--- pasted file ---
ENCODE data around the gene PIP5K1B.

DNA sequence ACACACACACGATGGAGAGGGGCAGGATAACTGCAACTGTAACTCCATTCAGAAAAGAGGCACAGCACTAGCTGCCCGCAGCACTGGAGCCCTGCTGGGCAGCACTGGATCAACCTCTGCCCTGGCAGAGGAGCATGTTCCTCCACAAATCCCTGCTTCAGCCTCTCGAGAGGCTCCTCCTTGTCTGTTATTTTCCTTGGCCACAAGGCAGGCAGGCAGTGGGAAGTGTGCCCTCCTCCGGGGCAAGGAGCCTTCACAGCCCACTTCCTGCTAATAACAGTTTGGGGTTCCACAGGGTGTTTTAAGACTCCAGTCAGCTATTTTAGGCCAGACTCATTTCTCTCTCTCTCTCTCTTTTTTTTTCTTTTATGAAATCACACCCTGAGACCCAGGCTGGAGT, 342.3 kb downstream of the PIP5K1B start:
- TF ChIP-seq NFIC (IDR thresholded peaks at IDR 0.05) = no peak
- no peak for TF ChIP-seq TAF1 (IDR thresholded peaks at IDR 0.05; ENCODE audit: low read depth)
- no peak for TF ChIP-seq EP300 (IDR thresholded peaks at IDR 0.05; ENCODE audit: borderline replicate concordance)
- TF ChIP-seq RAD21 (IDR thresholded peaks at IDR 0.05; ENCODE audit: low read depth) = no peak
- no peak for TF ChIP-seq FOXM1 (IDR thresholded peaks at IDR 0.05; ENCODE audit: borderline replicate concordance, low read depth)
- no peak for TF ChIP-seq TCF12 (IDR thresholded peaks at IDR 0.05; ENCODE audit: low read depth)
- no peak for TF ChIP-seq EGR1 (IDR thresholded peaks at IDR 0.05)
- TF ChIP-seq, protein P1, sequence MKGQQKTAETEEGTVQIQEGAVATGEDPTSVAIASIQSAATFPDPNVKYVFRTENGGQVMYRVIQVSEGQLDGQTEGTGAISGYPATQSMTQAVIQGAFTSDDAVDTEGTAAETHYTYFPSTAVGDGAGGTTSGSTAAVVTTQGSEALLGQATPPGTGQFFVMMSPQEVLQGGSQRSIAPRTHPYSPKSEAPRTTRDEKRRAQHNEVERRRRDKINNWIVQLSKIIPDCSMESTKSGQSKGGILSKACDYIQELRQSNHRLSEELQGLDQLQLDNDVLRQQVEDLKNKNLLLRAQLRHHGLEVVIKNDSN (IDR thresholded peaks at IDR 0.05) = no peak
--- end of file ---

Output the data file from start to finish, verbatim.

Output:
ENCODE data around the gene PIP5K1B.

DNA sequence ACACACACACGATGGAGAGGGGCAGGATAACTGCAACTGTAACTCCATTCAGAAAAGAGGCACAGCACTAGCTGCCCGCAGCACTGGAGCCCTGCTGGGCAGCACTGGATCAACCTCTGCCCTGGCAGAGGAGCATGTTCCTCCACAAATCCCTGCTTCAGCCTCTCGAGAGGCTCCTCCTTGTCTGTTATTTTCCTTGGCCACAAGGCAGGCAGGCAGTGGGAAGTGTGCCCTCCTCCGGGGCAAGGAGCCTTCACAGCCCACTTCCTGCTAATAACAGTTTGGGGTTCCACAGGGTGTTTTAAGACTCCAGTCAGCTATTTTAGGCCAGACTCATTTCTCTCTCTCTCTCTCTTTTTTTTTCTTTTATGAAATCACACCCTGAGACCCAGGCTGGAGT, 342.3 kb downstream of the PIP5K1B start:
- TF ChIP-seq NFIC (IDR thresholded peaks at IDR 0.05) = no peak
- no peak for TF ChIP-seq TAF1 (IDR thresholded peaks at IDR 0.05; ENCODE audit: low read depth)
- no peak for TF ChIP-seq EP300 (IDR thresholded peaks at IDR 0.05; ENCODE audit: borderline replicate concordance)
- TF ChIP-seq RAD21 (IDR thresholded peaks at IDR 0.05; ENCODE audit: low read depth) = no peak
- no peak for TF ChIP-seq FOXM1 (IDR thresholded peaks at IDR 0.05; ENCODE audit: borderline replicate concordance, low read depth)
- no peak for TF ChIP-seq TCF12 (IDR thresholded peaks at IDR 0.05; ENCODE audit: low read depth)
- no peak for TF ChIP-seq EGR1 (IDR thresholded peaks at IDR 0.05)
- TF ChIP-seq, protein P1, sequence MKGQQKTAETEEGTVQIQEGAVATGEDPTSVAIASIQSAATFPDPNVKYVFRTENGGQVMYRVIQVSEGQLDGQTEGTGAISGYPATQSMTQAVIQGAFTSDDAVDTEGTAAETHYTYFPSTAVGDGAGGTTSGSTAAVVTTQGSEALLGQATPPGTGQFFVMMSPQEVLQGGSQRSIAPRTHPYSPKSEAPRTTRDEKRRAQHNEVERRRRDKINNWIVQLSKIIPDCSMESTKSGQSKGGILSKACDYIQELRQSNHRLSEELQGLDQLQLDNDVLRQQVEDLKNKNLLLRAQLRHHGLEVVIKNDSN (IDR thresholded peaks at IDR 0.05) = no peak